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Brooklyn Museum Sells Out

April 10, 2024

The Brooklyn Museum recently succeeded in deaccessioning several rooms of antique furniture and decorative art, a process often regarded with skepticism within the museum community. Typically, there are strict guidelines governing deaccessioning, including the requirement that any funds generated must be earmarked to acquire new works. Moreover, curators must provide:

A comprehensive list of reasons justifying the removal of the items.
Citing factors such as poor condition.
Inability to adequately care for the pieces.
Misalignment with the museum’s mission or goals.

Even when executed according to these guidelines, deaccessioning can still provoke controversy, as seen in the recent sale of a Gilbert Stuart portrait of George Washington by the Metropolitan Museum.

1750-1770, Chippendale Walnut Fitted Cellaret early form with finely fitted interior, scalloped front and side skirts, deeply shaped cabriole legs with stylized paw feet

Chippendale Walnut Fitted Cellaret Courtesy: Brunk Auction

Founded in 1895 as the Brooklyn Institute of Arts & Sciences, the Brooklyn Museum originally served as a cultural institution for the independent city of Brooklyn before its incorporation into New York City in 1898. Over the years, the museum has faced challenges akin to a spring-cleaning dilemma, necessitating difficult decisions to optimize space and financial resources. In this vein, the recent decision to part ways with four period rooms reflects a bittersweet yet necessary process.

The museum entrusted the contents of these rooms to Brunk Auctions of Asheville, North Carolina, leading to a remarkable auction event featuring hundreds of objects spanning various periods and regions. From delicate ceramics to robust furniture, the auction presented a whirlwind journey through history, with esteemed names like Matthew Bolton and Le Corbusier adding prestige to the proceedings.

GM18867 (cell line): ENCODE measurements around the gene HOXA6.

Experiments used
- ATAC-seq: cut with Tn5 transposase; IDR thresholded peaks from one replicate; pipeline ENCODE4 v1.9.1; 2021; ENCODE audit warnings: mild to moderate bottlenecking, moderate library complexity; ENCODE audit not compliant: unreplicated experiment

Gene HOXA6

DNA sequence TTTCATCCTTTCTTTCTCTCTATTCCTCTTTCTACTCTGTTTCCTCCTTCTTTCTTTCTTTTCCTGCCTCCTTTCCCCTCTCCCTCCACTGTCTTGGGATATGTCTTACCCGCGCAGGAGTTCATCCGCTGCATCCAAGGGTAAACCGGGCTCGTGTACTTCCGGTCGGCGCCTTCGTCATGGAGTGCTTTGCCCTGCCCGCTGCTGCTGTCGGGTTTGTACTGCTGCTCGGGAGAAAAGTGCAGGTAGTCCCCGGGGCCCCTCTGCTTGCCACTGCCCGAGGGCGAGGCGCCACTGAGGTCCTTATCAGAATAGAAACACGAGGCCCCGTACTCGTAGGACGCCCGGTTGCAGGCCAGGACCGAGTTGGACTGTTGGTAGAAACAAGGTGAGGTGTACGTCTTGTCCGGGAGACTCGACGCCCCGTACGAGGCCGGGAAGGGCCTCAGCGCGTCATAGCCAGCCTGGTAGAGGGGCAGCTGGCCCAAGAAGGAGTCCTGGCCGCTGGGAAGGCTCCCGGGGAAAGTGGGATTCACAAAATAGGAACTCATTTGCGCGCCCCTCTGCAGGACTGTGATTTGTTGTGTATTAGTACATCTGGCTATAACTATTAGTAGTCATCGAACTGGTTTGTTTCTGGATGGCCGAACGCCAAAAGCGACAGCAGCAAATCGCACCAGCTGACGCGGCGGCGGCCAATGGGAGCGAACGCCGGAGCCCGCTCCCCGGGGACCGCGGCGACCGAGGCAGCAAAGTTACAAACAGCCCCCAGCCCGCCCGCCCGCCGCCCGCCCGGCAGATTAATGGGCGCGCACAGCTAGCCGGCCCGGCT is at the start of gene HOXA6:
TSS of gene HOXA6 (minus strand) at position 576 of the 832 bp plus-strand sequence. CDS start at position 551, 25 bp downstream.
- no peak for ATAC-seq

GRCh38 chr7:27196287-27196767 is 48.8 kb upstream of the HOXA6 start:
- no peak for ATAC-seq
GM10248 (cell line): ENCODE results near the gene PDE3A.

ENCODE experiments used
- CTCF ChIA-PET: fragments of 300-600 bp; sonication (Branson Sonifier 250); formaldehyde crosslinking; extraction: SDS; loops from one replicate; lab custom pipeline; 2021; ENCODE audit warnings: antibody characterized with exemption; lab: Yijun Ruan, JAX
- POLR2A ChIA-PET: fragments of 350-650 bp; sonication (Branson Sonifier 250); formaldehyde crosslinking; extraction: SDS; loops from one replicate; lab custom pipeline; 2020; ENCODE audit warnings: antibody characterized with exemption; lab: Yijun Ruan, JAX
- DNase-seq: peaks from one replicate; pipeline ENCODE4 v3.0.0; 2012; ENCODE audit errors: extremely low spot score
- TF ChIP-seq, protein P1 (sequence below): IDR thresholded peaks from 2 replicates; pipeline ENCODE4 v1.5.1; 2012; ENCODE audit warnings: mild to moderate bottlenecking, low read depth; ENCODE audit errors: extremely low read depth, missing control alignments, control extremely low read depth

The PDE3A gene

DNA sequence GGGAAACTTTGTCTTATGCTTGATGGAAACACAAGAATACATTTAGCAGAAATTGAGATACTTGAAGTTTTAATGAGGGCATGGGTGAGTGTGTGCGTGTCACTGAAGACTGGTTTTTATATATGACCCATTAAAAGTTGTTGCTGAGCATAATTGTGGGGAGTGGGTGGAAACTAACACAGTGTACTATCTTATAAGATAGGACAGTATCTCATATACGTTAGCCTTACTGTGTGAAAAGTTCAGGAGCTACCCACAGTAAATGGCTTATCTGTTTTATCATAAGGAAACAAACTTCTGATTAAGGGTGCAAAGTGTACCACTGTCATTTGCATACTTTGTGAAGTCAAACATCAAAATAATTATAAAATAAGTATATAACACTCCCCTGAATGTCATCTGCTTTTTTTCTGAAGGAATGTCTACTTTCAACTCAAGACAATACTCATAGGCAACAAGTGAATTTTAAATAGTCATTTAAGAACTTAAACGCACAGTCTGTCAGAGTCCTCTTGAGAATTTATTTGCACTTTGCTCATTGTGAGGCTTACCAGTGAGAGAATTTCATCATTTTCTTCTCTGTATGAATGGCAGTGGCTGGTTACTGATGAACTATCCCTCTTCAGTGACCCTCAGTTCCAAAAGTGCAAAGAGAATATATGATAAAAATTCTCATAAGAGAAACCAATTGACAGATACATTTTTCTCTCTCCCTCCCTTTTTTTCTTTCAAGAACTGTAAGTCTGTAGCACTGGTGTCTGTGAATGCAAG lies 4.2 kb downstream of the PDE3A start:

circa 1820, elements from the parlor and dining room, wood house front door; two wood mantels and stone fireplace surrounds; eight wood windows; three wood doorways

Abraham Harrison House Architectural Elements
Courtesy: Brunk Auctions

The auction surpassed expectations, raising over $678,000 — more than two-and-a-half times the initial estimate of $254,000. Notably, an eighteenth-century Virginia Chippendale walnut cabinet fetched $95,000 ($116,850 with premium), well above its estimated value of $40,000. Other highlights included furnishings from the Abraham Harrison House and woodwork elements from the dining room at Cane Acres Plantation, which exceeded their estimated values.

Despite the financial success, the museum’s decision sparked debate among critics, who questioned the implications of selling historical artifacts and its potential impact on the institution’s identity. However, the museum’s director, Anne Pasternak, defended the move as a strategic effort to create space for new acquisitions while maintaining the museum’s core ethos—a delicate balance between honoring tradition and embracing progress.